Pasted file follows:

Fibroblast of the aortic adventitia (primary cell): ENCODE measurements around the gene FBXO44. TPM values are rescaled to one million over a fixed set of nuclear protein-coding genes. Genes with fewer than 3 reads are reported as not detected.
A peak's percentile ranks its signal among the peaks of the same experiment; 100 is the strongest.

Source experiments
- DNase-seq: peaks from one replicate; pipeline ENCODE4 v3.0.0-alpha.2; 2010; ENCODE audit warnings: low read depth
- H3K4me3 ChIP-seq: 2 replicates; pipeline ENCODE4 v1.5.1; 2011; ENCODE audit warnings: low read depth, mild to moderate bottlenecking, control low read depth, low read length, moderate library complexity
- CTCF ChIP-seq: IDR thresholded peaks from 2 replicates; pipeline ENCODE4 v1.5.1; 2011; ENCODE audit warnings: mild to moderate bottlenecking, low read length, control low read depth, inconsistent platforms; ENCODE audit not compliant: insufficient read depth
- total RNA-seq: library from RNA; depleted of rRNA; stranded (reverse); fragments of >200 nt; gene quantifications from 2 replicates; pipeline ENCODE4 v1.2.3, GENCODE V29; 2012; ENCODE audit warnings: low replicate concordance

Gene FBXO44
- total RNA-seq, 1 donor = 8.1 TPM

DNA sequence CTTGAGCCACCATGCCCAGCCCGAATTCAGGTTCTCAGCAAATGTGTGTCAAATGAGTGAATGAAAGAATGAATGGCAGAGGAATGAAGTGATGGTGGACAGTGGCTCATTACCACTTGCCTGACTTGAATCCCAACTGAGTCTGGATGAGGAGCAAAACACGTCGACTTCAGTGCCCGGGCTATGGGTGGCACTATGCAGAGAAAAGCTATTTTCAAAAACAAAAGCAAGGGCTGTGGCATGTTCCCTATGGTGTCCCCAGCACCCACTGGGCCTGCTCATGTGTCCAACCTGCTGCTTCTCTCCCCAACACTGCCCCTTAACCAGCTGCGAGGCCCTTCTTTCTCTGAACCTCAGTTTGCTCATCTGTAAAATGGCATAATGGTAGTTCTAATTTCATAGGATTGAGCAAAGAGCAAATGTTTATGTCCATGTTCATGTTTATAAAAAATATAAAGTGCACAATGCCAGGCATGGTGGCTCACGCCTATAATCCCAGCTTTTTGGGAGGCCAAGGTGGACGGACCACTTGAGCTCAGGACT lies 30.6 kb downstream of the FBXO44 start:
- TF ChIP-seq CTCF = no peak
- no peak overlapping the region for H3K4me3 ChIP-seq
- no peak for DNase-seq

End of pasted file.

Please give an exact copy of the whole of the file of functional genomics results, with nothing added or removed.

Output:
Fibroblast of the aortic adventitia (primary cell): ENCODE measurements around the gene FBXO44. TPM values are rescaled to one million over a fixed set of nuclear protein-coding genes. Genes with fewer than 3 reads are reported as not detected.
A peak's percentile ranks its signal among the peaks of the same experiment; 100 is the strongest.

Source experiments
- DNase-seq: peaks from one replicate; pipeline ENCODE4 v3.0.0-alpha.2; 2010; ENCODE audit warnings: low read depth
- H3K4me3 ChIP-seq: 2 replicates; pipeline ENCODE4 v1.5.1; 2011; ENCODE audit warnings: low read depth, mild to moderate bottlenecking, control low read depth, low read length, moderate library complexity
- CTCF ChIP-seq: IDR thresholded peaks from 2 replicates; pipeline ENCODE4 v1.5.1; 2011; ENCODE audit warnings: mild to moderate bottlenecking, low read length, control low read depth, inconsistent platforms; ENCODE audit not compliant: insufficient read depth
- total RNA-seq: library from RNA; depleted of rRNA; stranded (reverse); fragments of >200 nt; gene quantifications from 2 replicates; pipeline ENCODE4 v1.2.3, GENCODE V29; 2012; ENCODE audit warnings: low replicate concordance

Gene FBXO44
- total RNA-seq, 1 donor = 8.1 TPM

DNA sequence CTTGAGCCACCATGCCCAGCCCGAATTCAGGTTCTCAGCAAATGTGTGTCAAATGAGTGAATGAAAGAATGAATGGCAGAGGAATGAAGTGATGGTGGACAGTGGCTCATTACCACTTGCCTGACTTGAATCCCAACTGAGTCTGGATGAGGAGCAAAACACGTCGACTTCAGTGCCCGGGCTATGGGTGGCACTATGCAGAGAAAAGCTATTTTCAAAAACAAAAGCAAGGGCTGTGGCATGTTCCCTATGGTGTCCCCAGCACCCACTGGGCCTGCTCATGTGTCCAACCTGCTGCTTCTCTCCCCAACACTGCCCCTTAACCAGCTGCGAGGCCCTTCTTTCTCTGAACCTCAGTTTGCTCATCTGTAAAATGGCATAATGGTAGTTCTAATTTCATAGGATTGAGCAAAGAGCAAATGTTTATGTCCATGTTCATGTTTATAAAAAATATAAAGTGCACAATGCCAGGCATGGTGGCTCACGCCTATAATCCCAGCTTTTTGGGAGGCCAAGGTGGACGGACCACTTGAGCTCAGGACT lies 30.6 kb downstream of the FBXO44 start:
- TF ChIP-seq CTCF = no peak
- no peak overlapping the region for H3K4me3 ChIP-seq
- no peak for DNase-seq